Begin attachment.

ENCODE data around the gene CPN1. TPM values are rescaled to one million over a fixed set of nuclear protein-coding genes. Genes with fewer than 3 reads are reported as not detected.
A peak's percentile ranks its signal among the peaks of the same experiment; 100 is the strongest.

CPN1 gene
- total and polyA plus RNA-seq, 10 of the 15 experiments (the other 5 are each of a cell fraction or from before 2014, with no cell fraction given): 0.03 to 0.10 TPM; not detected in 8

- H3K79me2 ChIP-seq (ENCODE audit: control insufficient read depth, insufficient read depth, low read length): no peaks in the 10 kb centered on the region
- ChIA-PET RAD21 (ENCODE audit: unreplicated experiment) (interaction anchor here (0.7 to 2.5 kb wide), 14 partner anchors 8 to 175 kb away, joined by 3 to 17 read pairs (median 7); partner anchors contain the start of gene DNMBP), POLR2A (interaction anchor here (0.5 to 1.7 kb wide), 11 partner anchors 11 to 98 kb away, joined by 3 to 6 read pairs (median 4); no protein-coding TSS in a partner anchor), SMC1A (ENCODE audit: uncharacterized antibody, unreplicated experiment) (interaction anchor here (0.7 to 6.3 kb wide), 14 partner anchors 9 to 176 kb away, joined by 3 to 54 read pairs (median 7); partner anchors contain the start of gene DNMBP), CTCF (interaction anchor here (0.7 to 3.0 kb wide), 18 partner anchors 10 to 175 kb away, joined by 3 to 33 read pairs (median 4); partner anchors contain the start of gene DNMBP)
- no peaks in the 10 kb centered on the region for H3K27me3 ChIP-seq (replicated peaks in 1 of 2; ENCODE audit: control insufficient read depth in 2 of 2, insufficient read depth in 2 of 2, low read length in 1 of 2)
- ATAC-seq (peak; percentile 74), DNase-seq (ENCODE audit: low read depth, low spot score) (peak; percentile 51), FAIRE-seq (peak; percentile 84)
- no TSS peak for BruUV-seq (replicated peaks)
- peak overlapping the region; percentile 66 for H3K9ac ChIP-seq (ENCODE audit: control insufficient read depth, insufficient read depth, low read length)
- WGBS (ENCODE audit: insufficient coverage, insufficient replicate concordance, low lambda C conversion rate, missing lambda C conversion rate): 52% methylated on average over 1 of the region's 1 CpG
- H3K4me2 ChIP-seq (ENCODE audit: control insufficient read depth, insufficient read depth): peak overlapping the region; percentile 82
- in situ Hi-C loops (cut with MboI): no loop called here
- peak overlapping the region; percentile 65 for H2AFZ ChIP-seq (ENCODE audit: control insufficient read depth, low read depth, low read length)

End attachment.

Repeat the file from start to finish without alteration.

ENCODE data around the gene CPN1. TPM values are rescaled to one million over a fixed set of nuclear protein-coding genes. Genes with fewer than 3 reads are reported as not detected.
A peak's percentile ranks its signal among the peaks of the same experiment; 100 is the strongest.

CPN1 gene
- total and polyA plus RNA-seq, 10 of the 15 experiments (the other 5 are each of a cell fraction or from before 2014, with no cell fraction given): 0.03 to 0.10 TPM; not detected in 8

- H3K79me2 ChIP-seq (ENCODE audit: control insufficient read depth, insufficient read depth, low read length): no peaks in the 10 kb centered on the region
- ChIA-PET RAD21 (ENCODE audit: unreplicated experiment) (interaction anchor here (0.7 to 2.5 kb wide), 14 partner anchors 8 to 175 kb away, joined by 3 to 17 read pairs (median 7); partner anchors contain the start of gene DNMBP), POLR2A (interaction anchor here (0.5 to 1.7 kb wide), 11 partner anchors 11 to 98 kb away, joined by 3 to 6 read pairs (median 4); no protein-coding TSS in a partner anchor), SMC1A (ENCODE audit: uncharacterized antibody, unreplicated experiment) (interaction anchor here (0.7 to 6.3 kb wide), 14 partner anchors 9 to 176 kb away, joined by 3 to 54 read pairs (median 7); partner anchors contain the start of gene DNMBP), CTCF (interaction anchor here (0.7 to 3.0 kb wide), 18 partner anchors 10 to 175 kb away, joined by 3 to 33 read pairs (median 4); partner anchors contain the start of gene DNMBP)
- no peaks in the 10 kb centered on the region for H3K27me3 ChIP-seq (replicated peaks in 1 of 2; ENCODE audit: control insufficient read depth in 2 of 2, insufficient read depth in 2 of 2, low read length in 1 of 2)
- ATAC-seq (peak; percentile 74), DNase-seq (ENCODE audit: low read depth, low spot score) (peak; percentile 51), FAIRE-seq (peak; percentile 84)
- no TSS peak for BruUV-seq (replicated peaks)
- peak overlapping the region; percentile 66 for H3K9ac ChIP-seq (ENCODE audit: control insufficient read depth, insufficient read depth, low read length)
- WGBS (ENCODE audit: insufficient coverage, insufficient replicate concordance, low lambda C conversion rate, missing lambda C conversion rate): 52% methylated on average over 1 of the region's 1 CpG
- H3K4me2 ChIP-seq (ENCODE audit: control insufficient read depth, insufficient read depth): peak overlapping the region; percentile 82
- in situ Hi-C loops (cut with MboI): no loop called here
- peak overlapping the region; percentile 65 for H2AFZ ChIP-seq (ENCODE audit: control insufficient read depth, low read depth, low read length)